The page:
Wednesday, July 28, 2010

A Possible Silver Lining Under an Infinite Cloud of Climate Bullshit

On Saturday I ranted furiously against the Senate for its arrant failure to even bring climate legislation to the floor. Grist has a telling article on why the failure occurred. I'll write more on the abomination that is the United States Senate in the coming weeks. But lest I hurl myself and others into an endless spiral of pessimism and cynicism, let's talk for a minute about what hope there is left for potentially doing something about climate change mitigation.

The key word here: EPA. No one wanted it to happen. No one thought it was a good idea to regulate greenhouse gas emissions under the Clean Air Act. It was leverage. It was a way to say to the Senate, "Get your act together, or we'll do this the bad way." Maybe the Senate called the Executive's bluff. Or maybe the Senate is just a largely worthless, undemocratic institution. But either way, they didn't come up with anything, so Clean Air Act it is.

In February, EPA laid out its timetable for action, and by May it had determined its thresholds. It's no surprise that it actually took a much more conservative approach to carbon regulation than originally expected; by that point, it was already highly probably that the Senate would not act.
EPA’s phased-in approach will start in January 2011, when Clean Air Act permitting requirements for GHGs will kick in for large facilities that are already obtaining Clean Air Act permits for other pollutants. Those facilities will be required to include GHGs in their permit if they increase these emissions by at least 75,000 tons per year (tpy).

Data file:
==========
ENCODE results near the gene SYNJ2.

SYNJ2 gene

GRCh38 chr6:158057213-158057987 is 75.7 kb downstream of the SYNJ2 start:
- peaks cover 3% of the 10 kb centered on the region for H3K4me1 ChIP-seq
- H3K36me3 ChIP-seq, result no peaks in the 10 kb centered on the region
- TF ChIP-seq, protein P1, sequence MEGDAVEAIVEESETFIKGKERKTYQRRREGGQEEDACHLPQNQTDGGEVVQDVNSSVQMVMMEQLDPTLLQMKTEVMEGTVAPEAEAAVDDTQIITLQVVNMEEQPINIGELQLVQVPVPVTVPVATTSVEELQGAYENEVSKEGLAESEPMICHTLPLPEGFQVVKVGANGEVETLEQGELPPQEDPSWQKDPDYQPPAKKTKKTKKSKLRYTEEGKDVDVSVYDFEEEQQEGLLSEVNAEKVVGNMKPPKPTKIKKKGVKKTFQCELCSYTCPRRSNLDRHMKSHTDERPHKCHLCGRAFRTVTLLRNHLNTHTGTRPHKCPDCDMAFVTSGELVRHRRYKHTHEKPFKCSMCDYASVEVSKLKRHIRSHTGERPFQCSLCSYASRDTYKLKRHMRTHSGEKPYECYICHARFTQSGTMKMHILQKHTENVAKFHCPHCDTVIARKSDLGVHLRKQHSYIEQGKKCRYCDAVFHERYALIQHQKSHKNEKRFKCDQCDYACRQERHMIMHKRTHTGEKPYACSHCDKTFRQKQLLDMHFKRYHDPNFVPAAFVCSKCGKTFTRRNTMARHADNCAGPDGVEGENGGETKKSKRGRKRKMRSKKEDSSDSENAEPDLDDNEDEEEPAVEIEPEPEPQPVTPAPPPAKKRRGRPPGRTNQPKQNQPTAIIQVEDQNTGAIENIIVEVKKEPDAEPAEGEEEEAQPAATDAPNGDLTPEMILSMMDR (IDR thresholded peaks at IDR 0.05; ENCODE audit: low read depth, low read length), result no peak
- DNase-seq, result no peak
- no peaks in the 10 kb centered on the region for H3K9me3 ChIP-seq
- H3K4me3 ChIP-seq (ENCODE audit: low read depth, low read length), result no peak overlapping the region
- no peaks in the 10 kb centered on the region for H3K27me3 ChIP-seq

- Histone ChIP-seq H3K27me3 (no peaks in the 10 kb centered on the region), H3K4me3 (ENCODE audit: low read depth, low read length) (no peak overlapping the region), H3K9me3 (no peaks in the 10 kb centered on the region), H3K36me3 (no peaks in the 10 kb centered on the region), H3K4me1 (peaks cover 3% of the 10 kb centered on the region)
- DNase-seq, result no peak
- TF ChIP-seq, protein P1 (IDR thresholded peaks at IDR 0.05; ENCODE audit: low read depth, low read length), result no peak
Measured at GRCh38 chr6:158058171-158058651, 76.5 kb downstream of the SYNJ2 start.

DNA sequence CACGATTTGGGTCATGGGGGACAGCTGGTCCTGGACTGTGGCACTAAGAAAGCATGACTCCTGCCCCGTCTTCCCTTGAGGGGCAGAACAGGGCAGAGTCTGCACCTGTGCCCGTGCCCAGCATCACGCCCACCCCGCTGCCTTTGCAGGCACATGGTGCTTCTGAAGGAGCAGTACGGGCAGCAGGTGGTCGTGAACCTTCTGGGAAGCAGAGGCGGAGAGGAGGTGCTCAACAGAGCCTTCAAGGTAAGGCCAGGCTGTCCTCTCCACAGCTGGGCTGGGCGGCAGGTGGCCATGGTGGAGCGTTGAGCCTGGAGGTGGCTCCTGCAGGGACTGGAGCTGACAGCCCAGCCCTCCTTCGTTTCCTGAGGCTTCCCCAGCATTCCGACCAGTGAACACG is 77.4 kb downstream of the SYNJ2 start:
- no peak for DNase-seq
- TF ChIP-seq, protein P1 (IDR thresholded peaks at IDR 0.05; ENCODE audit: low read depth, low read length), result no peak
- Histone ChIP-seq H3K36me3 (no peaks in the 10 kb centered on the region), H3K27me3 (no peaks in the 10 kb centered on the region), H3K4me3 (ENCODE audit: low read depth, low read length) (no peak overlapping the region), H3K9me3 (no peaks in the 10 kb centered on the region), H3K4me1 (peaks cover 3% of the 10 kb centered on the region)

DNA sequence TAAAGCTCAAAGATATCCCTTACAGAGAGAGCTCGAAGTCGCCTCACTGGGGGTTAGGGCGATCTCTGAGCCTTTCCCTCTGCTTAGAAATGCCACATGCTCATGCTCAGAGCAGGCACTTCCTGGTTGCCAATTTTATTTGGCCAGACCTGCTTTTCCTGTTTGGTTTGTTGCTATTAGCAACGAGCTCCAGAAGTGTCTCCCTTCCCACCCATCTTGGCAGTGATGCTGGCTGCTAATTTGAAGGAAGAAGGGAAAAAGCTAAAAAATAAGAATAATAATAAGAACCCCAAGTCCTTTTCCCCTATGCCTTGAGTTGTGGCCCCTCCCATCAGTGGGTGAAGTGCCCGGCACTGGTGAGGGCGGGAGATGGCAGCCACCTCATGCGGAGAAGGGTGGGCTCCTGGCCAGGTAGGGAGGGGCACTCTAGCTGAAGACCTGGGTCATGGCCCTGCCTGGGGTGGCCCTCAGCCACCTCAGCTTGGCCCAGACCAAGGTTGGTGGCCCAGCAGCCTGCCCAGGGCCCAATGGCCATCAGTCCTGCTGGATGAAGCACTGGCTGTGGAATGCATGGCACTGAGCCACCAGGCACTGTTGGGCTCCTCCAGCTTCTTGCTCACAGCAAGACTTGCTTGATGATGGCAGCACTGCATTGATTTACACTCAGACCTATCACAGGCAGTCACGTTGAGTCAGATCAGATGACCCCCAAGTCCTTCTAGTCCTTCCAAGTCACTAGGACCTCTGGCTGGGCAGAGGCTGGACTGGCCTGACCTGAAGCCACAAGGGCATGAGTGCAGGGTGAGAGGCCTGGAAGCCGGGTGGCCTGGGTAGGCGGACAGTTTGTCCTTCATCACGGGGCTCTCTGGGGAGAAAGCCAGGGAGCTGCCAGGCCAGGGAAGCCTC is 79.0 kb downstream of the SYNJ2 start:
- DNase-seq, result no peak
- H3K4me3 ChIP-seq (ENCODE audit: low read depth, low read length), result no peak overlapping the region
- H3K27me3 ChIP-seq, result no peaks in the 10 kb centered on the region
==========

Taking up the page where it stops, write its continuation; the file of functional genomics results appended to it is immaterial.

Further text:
In July 2011, Clean Air Act permitting requirements will expand to cover all new facilities with GHG emissions of at least 100,000 tpy and modifications at existing facilities that would increase GHG emissions by at least 75,000 tpy...

Under the new emissions thresholds for GHGs that begin in July 2011, EPA estimates approximately 900 additional permitting actions covering new sources and modifications to existing sources would be subject to review each year. In addition, 550 sources will need to obtain operating permits for the first time because of their GHG emissions [emphasis mine].
Considering there are about 5,400 power plants in the U.S.—and many of the 900 additional and 550 new permits will be large industrial emitters—the threshold EPA has devised is really not nearly as big a deal as it could be.

Still, we've seen ardent opposition from all Republicans (alongside ardent opposition to an alternative). And some Democrats are now leading the charge to postpone EPA's authority by at least two years, most notably Senator Jay Rockefeller (D-WV). The only hope against those measures—which will likely win out in the Senate (they're really good at not doing anything, but also stopping anything from happening)—is a presidential veto. Thankfully, this is a probability, at least with Obama still in office.

The President and his team are still giving lip service to the desire for a stronger clean energy package, even one with a carbon cap. Gibbs says they're open to the possibility of adding such language to a conference bill between the House and Senate. Who's got two thumbs and knows that's never going to happen? This guy.

Rock on, EPA.

Images: EPA logo (, this guy (

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